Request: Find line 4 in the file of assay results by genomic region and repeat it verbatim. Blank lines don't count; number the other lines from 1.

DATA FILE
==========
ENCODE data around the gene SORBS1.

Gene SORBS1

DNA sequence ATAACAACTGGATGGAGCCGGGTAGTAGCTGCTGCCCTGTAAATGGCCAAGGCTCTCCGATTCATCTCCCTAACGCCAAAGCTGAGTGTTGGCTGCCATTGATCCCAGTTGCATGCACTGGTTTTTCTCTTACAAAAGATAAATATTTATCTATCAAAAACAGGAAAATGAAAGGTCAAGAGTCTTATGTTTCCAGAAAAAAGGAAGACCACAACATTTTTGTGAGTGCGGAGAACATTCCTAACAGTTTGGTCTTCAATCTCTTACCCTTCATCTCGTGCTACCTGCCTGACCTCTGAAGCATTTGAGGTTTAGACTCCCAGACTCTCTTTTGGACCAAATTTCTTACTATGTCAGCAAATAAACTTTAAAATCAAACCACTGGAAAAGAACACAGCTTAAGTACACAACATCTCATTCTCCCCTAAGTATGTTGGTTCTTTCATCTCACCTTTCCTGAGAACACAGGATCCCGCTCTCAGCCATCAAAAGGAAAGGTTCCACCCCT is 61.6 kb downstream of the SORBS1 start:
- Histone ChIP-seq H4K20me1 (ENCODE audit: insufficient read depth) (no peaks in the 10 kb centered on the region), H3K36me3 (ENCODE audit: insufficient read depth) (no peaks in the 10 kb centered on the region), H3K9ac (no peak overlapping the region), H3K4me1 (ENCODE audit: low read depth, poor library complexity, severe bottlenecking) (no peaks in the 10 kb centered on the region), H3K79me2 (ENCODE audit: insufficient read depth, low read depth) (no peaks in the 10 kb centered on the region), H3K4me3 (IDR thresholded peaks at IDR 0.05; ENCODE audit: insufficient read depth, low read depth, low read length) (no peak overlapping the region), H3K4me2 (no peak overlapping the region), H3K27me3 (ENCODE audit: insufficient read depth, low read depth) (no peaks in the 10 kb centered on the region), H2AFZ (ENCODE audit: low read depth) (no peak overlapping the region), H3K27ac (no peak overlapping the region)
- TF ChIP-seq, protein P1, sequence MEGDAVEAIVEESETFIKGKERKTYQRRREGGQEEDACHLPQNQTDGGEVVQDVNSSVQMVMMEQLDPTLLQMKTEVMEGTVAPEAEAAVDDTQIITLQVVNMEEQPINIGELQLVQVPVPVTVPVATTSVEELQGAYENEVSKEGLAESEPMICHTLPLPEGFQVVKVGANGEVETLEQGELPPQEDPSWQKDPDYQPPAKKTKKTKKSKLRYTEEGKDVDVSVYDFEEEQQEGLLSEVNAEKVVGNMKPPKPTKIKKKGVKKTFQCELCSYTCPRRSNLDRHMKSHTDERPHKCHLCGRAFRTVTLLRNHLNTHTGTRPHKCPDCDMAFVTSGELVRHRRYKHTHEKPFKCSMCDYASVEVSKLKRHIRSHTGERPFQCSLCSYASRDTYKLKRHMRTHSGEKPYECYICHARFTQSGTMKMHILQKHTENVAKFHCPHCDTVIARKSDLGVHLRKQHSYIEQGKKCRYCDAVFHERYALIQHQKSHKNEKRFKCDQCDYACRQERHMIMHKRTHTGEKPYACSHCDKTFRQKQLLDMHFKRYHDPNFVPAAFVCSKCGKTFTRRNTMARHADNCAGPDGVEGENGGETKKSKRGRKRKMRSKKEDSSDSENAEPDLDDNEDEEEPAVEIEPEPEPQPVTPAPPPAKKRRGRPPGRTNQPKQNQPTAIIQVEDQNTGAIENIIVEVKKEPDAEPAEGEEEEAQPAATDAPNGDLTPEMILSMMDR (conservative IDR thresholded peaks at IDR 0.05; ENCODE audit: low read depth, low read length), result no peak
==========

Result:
- Histone ChIP-seq H4K20me1 (ENCODE audit: insufficient read depth) (no peaks in the 10 kb centered on the region), H3K36me3 (ENCODE audit: insufficient read depth) (no peaks in the 10 kb centered on the region), H3K9ac (no peak overlapping the region), H3K4me1 (ENCODE audit: low read depth, poor library complexity, severe bottlenecking) (no peaks in the 10 kb centered on the region), H3K79me2 (ENCODE audit: insufficient read depth, low read depth) (no peaks in the 10 kb centered on the region), H3K4me3 (IDR thresholded peaks at IDR 0.05; ENCODE audit: insufficient read depth, low read depth, low read length) (no peak overlapping the region), H3K4me2 (no peak overlapping the region), H3K27me3 (ENCODE audit: insufficient read depth, low read depth) (no peaks in the 10 kb centered on the region), H2AFZ (ENCODE audit: low read depth) (no peak overlapping the region), H3K27ac (no peak overlapping the region)